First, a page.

The Man Who Brought You "Big Government Conservatives" Loves McConnell's Capitulation

It’s so sad to see someone you admire lose all credibility serving as mouthpiece for the people who got us into this mess on our side.This was Fred Barnes on August 15, 2003, writing in the Wall Street Journal:


IS PRESIDENT BUSH really a conservative? When that question came up this summer, the White House went into crisis mode. Bush aides summoned several of Washington’s conservative journalists to a 6:30 a.m. breakfast at the White House to press the case for the president’s adherence to conservative principles. Aides outnumbered journalists. Other conservative writers and broadcasters were invited to luncheon sessions. They heard a similar spiel.The White House needn’t have bothered. The case for Bush’s conservatism is strong. Sure, some conservatives are upset because he has tolerated a surge in federal spending, downplayed swollen deficits, failed to use his veto, created a vast Department of Homeland Security, and fashioned an alliance of sorts with Teddy Kennedy on education and Medicare. But the real gripe is that Bush isn’t their kind of conventional conservative. Rather, he’s a big government conservative. This isn’t a description he or other prominent conservatives willingly embrace. It makes them sound as if they aren’t conservatives at all. But they are. They simply believe in using what would normally be seen as liberal means— activist government—for conservative ends. And they’re willing to spend more and increase the size of government in the process.Being a big government conservative doesn’t bring Bush close to being a moderate, much less a liberal. On most issues, his position is standard conservative: a pro-lifer who expects to sign a ban on partial birth abortion, he’s against stem-cell research and gun control, and has drawn the line at gay marriage. His judicial nominees are so uniformly conservative that liberals are furious.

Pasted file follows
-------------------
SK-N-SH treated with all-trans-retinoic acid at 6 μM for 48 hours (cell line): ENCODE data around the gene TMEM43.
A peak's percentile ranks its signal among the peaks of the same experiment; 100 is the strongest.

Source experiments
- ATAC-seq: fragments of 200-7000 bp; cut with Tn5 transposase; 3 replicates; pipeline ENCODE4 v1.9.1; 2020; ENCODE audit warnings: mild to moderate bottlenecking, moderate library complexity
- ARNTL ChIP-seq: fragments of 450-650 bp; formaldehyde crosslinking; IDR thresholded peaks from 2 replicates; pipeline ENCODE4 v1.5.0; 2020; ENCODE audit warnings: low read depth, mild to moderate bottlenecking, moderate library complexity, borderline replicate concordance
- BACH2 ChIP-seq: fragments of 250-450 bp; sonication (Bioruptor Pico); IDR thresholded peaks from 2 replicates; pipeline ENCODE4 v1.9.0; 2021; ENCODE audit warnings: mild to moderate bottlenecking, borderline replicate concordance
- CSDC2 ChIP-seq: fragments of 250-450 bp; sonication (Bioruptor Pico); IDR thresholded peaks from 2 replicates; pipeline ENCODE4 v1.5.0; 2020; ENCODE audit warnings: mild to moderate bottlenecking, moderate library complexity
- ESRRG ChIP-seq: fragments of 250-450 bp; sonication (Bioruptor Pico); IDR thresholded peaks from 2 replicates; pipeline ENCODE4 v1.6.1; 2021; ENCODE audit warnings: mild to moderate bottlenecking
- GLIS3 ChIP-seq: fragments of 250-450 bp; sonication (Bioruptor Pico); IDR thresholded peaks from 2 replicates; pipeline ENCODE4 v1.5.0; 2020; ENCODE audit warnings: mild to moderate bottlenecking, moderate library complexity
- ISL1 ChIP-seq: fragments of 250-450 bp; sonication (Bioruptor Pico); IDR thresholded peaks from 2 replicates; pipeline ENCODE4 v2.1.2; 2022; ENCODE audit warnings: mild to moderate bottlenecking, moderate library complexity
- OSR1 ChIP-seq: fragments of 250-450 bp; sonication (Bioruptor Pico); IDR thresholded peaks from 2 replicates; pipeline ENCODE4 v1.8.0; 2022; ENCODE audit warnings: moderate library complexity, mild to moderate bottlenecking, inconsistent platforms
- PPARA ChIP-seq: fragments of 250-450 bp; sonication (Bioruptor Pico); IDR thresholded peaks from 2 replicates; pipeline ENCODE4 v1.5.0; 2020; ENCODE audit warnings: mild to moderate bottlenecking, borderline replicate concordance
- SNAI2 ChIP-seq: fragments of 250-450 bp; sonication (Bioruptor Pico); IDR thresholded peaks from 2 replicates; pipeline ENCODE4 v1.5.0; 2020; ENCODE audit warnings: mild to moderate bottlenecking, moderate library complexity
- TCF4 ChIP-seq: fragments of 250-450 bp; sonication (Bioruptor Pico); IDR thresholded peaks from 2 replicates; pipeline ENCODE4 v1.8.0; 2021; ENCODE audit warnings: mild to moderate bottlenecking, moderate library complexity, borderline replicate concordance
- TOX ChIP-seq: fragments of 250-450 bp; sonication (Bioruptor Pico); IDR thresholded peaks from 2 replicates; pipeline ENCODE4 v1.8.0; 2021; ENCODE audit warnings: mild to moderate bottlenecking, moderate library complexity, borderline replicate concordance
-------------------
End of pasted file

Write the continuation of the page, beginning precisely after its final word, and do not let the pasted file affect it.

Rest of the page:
This is Fred Barnes today:

Senate Republicans mounted a bold offensive today against President Obama’s effort to force them to accept a tax hike as part of a bipartisan agreement to raise the debt limit.The Republican plan would, in effect, end the talks at the White House on a deal. Obama has deftly exploited the talks to portray Republicans as willing to risk a government default on its debts rather than accede to a tax increase of $1 trillion or more.To counter Obama, Senate Republican leader Mitch McConnell unveiled legislation requiring the president to submit a series of three requests – now, in the fall, and next summer – to increase the debt ceiling.Each request would have to include spending cuts in excess of the amount of the increase in the limit on borrowing. If Congress rejected the cuts as insufficient by passing a “resolution of disapproval,” the president could send a new package of cuts or veto the resolution. Should his veto be sustained – at least 34 senators would be needed – the debt limit would rise with no cuts attached.

Passing the buck and blame to Obama may or may not be smart politics. It is very clearly not leadership. It is very clearly not sound policy. It is very clearly not the way to dig ourselves out of the fiscal hole we find ourselves it. It is big government. It is not conservative.



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